|Publication number||US4854722 A|
|Application number||US 07/234,866|
|Publication date||Aug 8, 1989|
|Filing date||Aug 22, 1988|
|Priority date||Aug 22, 1988|
|Also published as||CA1310008C|
|Publication number||07234866, 234866, US 4854722 A, US 4854722A, US-A-4854722, US4854722 A, US4854722A|
|Original Assignee||General Foods Inc.|
|Export Citation||BiBTeX, EndNote, RefMan|
|Patent Citations (4), Referenced by (7), Classifications (5), Legal Events (4)|
|External Links: USPTO, USPTO Assignment, Espacenet|
This invention generally relates to an apparatus for dispensing particulate materials, and more specifically, to an apparatus for dispensing a composition of course and fine particles.
Various food commodities, such as several cereal products, consist of a blend or mixture of coarse and fine particles. For example, some cereals include flakes having a range of sizes, and some of these flakes may be quite small while others may be comparatively large. Other cereals include sugar coated, puffed or flakes; and during handling and processing, small sugar particles may become separated from the much large flakes. These food products are often packaged by filling a large dispensing device with a bulk quantity of the commodity, and dispensing or feeding small quantities of the bulk mixture through a funnel that forms a bottom or lower portion of the dispensing device, into small, individual packages that are then prepared for sale to the consumer.
Prior art processes and apparatuses are known for dispensing food commodities of above-described type generally produce excellent results. However, difficulties are occasionally encountered with these prior art arrangements. For example, in U.S. Pat. No. 4,286,883 entitled "Blending Apparatus For Bulk Solids", the ingredients of the bulk composition tend to segregate from each other as they are poured into and subsequently passed downward through the dispensing device. Typically, the fine particles tend to collect in the center of the dispensing device, while the coarse particles tend to collect toward the sides of that device. Moreover, when the bulk composition is discharged from the dispensing device, initially product from the center of the device tends to flow out faster than product from the sides of the dispensing device. As a result, the food materials fed into the individual small packages do not always have the most preferred proportion of the different particulate ingredients. A similar result can be obtained in U.S. Pat. No. 4,548,342 in which a device is used for controlling the flow of particulate solid material through a bin having an internal hopper with inner and outer tapered surfaces which in this case requires a central channel and multiple segregated peripheral channels. These multiple channels can provide additional problems of particulate segregation in view of the variable flow of solids in each of the multiple channels.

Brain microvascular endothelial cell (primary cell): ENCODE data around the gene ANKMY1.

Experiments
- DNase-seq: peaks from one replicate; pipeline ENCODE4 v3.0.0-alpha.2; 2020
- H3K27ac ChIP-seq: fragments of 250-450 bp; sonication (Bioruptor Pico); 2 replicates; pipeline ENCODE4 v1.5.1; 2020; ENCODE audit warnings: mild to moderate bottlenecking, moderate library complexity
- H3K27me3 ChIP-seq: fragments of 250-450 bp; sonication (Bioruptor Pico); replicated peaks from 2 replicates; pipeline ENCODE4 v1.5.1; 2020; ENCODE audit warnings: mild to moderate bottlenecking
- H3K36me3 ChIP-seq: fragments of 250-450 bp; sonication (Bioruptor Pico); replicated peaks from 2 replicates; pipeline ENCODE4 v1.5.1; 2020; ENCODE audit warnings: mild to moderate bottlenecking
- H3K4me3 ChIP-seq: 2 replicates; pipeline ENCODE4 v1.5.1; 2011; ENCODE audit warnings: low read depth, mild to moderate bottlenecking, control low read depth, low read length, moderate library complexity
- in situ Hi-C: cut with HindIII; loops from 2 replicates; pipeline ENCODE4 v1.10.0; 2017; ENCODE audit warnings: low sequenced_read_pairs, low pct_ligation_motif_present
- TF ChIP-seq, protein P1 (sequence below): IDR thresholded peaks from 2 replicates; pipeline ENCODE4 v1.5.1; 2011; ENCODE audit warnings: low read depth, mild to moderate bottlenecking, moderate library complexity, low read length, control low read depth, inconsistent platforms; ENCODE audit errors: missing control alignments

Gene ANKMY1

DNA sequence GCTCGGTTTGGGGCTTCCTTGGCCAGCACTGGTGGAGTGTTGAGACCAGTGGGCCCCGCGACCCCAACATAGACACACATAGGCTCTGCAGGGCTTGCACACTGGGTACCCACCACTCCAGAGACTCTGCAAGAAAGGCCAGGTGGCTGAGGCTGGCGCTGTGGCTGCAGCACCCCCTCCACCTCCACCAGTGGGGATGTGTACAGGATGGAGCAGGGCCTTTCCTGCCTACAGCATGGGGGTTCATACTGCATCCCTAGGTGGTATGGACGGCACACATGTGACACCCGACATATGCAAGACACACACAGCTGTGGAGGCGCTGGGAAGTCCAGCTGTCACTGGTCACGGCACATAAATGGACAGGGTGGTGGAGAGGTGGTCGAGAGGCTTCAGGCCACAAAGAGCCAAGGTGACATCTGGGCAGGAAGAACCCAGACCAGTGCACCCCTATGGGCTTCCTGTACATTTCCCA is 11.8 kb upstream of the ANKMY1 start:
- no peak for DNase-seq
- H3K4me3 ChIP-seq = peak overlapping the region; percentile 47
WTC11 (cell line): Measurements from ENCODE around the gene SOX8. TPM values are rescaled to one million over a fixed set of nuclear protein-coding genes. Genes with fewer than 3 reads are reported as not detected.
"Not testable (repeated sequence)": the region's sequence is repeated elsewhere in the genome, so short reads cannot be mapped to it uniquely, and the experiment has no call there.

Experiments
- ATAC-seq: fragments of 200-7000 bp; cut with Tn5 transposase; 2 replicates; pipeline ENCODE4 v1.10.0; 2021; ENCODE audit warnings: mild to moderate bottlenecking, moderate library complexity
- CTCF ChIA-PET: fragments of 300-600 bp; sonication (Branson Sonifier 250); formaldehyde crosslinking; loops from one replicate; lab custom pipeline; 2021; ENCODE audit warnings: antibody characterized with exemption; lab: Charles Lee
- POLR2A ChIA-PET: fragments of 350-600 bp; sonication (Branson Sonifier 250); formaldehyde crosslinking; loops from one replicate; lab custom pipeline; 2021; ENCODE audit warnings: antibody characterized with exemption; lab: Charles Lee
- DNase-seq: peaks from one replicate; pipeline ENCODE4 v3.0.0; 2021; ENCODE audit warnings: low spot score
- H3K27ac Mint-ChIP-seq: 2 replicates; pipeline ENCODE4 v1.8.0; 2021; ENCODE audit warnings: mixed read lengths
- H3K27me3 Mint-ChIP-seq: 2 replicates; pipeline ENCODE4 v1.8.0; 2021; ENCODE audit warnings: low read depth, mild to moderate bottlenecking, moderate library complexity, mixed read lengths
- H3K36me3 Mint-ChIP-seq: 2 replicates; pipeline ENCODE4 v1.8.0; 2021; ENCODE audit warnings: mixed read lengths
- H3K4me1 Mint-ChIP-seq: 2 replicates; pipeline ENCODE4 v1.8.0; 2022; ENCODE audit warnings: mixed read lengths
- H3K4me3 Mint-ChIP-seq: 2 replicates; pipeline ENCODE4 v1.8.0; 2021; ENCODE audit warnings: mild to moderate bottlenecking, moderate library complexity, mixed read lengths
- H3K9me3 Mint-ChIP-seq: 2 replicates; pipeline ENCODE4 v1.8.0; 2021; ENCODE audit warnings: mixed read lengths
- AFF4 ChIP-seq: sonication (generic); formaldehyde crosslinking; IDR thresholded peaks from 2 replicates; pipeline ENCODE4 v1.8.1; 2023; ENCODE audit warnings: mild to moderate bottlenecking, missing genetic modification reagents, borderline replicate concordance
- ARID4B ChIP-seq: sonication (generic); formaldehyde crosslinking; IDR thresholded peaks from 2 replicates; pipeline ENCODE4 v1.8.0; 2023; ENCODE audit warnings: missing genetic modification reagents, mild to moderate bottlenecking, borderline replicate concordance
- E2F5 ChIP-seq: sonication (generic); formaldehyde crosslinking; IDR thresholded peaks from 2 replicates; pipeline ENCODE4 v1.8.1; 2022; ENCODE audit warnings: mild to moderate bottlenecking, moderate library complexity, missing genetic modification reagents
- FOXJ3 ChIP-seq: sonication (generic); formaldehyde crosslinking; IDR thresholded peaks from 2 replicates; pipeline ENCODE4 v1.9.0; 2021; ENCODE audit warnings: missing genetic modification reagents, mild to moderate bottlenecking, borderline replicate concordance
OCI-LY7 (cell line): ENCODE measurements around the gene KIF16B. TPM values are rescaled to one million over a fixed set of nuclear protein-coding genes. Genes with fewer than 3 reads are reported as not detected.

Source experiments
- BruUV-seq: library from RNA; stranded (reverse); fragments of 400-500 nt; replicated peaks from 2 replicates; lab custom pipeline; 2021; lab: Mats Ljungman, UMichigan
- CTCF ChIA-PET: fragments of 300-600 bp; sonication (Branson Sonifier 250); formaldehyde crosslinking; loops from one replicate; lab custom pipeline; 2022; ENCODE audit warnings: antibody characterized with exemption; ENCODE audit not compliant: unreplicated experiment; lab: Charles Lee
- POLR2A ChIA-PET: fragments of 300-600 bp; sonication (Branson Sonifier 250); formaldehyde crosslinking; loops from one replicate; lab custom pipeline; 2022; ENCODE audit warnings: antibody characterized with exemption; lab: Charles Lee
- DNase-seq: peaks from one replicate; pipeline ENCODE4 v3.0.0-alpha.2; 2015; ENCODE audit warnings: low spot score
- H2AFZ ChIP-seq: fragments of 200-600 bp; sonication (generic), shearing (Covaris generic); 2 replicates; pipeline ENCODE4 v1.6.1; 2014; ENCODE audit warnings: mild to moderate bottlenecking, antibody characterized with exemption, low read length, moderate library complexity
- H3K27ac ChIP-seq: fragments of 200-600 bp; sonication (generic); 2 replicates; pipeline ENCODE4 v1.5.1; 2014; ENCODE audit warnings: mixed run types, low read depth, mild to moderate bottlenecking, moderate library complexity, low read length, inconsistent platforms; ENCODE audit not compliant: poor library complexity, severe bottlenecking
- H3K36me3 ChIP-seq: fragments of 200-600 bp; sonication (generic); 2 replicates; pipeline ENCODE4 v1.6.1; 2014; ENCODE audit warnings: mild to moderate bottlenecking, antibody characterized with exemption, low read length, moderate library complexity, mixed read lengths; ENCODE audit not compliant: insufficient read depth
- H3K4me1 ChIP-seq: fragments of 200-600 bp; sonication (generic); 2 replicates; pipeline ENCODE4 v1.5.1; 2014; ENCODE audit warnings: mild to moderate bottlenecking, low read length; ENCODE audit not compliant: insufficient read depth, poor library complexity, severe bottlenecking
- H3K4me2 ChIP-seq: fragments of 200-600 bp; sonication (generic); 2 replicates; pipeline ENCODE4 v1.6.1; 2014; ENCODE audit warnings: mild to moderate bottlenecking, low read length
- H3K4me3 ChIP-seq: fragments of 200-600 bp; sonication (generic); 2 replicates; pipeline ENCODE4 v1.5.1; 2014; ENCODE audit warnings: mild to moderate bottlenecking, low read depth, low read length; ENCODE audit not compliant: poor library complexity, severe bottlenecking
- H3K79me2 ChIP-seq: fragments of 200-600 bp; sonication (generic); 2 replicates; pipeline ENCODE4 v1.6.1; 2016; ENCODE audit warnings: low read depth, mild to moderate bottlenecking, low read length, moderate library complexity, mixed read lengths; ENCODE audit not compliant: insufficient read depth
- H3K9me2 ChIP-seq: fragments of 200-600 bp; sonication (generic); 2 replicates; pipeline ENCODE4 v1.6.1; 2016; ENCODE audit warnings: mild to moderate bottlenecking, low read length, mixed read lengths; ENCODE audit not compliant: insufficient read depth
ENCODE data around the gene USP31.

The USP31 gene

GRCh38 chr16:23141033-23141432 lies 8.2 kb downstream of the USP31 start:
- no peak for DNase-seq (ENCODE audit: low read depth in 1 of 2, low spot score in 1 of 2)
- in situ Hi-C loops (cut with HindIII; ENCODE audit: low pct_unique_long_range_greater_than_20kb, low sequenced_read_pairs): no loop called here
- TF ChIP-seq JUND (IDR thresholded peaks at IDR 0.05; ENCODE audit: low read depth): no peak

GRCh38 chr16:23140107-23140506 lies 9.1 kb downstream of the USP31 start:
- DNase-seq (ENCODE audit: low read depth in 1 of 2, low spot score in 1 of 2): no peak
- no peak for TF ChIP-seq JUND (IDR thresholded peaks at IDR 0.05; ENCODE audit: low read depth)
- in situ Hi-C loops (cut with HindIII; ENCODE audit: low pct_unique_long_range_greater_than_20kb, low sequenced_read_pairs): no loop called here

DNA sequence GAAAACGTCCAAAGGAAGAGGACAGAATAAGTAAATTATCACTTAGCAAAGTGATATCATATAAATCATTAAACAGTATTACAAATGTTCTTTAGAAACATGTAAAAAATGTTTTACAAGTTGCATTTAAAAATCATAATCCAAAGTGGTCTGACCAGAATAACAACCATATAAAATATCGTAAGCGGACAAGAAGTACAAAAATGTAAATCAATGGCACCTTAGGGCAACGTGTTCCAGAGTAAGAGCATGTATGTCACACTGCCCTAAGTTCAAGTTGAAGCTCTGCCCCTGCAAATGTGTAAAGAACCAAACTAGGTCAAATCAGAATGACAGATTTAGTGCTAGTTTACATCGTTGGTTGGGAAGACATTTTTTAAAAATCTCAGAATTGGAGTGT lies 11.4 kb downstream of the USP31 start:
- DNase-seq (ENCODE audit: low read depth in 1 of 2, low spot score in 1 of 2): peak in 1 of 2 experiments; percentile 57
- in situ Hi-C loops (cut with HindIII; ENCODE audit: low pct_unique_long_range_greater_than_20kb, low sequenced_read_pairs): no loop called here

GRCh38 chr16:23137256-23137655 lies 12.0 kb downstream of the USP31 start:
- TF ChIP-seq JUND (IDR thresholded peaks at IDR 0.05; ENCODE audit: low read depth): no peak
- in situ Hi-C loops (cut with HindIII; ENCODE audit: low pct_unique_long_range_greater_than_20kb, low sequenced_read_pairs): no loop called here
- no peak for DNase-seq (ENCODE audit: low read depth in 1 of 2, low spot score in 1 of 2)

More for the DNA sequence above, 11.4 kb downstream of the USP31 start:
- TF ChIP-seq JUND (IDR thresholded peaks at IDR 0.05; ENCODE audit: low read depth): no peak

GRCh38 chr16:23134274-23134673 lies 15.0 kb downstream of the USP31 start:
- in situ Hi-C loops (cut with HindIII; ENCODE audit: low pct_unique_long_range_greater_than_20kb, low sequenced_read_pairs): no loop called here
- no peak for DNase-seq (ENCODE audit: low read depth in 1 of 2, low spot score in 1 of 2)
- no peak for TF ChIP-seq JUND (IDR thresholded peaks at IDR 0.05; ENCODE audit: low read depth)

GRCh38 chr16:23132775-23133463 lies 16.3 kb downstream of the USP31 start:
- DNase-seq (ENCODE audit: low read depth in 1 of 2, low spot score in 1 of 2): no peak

One solution for the above problem has been defined in copending application U.S. Patent Application Ser. No. 861,478 filed May 9, 1986, which is assigned to the same assignee as is the present application, entitled "Apparatus For Dispensing A Blended Composition Of A Particulate Ingredient" wherein a conical plug is located in an apparatus similar to that of U.S. Pat. No. 4,286,883 to prevent a segregation of the individual materials of the mixture prior to the packaging step.
Also, on occasion, the particles will become jammed in the dispensing device. This interferes with the regular filling of the individual packages, and often an appreciable amount of time and effort is required by an operator to restart the flow of the food materials from the dispensing device. In addition, some of the coarse particles break apart as they pass through the dispensing device. As a result, over time, the proportion of coarse particles in the composition being discharged from the dispensing device may decrease while the proportion of fine particles in that composition may increase.